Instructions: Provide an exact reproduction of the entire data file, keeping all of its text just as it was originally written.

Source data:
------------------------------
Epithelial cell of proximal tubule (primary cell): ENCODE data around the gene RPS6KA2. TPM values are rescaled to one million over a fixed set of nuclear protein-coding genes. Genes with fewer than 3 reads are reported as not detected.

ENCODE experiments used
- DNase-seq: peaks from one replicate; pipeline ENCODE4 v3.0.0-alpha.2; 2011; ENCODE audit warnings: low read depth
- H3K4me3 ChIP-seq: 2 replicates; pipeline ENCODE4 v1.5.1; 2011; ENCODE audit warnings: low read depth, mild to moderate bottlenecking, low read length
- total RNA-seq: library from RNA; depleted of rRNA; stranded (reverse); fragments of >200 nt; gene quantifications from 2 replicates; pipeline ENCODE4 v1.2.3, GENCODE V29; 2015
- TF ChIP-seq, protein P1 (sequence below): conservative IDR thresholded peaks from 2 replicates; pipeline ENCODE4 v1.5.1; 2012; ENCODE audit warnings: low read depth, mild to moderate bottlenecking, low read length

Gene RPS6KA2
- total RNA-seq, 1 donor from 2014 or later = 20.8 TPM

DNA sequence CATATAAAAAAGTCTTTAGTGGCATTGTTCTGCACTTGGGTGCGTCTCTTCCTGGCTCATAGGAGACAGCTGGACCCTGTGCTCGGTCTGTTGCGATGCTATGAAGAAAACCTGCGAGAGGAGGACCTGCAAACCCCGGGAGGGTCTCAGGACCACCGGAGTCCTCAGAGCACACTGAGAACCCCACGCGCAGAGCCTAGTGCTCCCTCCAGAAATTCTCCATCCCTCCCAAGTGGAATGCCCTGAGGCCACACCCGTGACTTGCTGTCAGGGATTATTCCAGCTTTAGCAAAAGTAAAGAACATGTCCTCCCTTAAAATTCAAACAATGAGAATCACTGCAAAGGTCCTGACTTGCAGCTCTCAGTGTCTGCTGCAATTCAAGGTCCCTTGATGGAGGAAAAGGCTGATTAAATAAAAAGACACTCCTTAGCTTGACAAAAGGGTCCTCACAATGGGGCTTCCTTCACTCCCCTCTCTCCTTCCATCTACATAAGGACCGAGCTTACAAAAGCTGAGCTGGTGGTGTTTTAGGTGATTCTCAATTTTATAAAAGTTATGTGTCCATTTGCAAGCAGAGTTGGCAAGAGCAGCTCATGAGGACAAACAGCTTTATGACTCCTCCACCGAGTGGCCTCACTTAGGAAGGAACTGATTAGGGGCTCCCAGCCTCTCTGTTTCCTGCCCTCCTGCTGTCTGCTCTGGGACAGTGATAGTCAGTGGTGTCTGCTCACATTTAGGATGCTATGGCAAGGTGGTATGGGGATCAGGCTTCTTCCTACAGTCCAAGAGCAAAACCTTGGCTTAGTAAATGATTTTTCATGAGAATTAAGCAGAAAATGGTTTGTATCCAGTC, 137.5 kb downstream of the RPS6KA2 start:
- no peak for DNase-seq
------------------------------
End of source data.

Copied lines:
Epithelial cell of proximal tubule (primary cell): ENCODE data around the gene RPS6KA2. TPM values are rescaled to one million over a fixed set of nuclear protein-coding genes. Genes with fewer than 3 reads are reported as not detected.

ENCODE experiments used
- DNase-seq: peaks from one replicate; pipeline ENCODE4 v3.0.0-alpha.2; 2011; ENCODE audit warnings: low read depth
- H3K4me3 ChIP-seq: 2 replicates; pipeline ENCODE4 v1.5.1; 2011; ENCODE audit warnings: low read depth, mild to moderate bottlenecking, low read length
- total RNA-seq: library from RNA; depleted of rRNA; stranded (reverse); fragments of >200 nt; gene quantifications from 2 replicates; pipeline ENCODE4 v1.2.3, GENCODE V29; 2015
- TF ChIP-seq, protein P1 (sequence below): conservative IDR thresholded peaks from 2 replicates; pipeline ENCODE4 v1.5.1; 2012; ENCODE audit warnings: low read depth, mild to moderate bottlenecking, low read length

Gene RPS6KA2
- total RNA-seq, 1 donor from 2014 or later = 20.8 TPM

DNA sequence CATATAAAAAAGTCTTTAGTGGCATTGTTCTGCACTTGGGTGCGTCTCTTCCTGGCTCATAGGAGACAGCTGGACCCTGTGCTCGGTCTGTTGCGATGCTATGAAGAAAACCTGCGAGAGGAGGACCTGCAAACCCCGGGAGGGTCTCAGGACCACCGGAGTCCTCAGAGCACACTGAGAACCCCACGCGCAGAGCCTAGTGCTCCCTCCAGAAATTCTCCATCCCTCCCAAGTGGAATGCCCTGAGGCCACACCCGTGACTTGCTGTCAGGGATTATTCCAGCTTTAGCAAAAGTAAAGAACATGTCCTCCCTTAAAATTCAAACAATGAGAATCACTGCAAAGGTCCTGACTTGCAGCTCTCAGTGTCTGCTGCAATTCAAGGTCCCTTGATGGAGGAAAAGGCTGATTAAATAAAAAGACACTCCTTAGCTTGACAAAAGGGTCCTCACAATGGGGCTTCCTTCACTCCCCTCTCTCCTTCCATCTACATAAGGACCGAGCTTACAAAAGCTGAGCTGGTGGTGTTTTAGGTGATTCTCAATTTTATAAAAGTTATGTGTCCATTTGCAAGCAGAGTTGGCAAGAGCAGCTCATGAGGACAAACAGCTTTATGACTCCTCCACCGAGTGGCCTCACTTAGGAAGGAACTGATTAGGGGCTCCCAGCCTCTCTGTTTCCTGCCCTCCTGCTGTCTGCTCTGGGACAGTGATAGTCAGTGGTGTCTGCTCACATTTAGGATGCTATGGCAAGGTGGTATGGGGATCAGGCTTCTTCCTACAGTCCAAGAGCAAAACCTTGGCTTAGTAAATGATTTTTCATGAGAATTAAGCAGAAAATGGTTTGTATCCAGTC, 137.5 kb downstream of the RPS6KA2 start:
- no peak for DNase-seq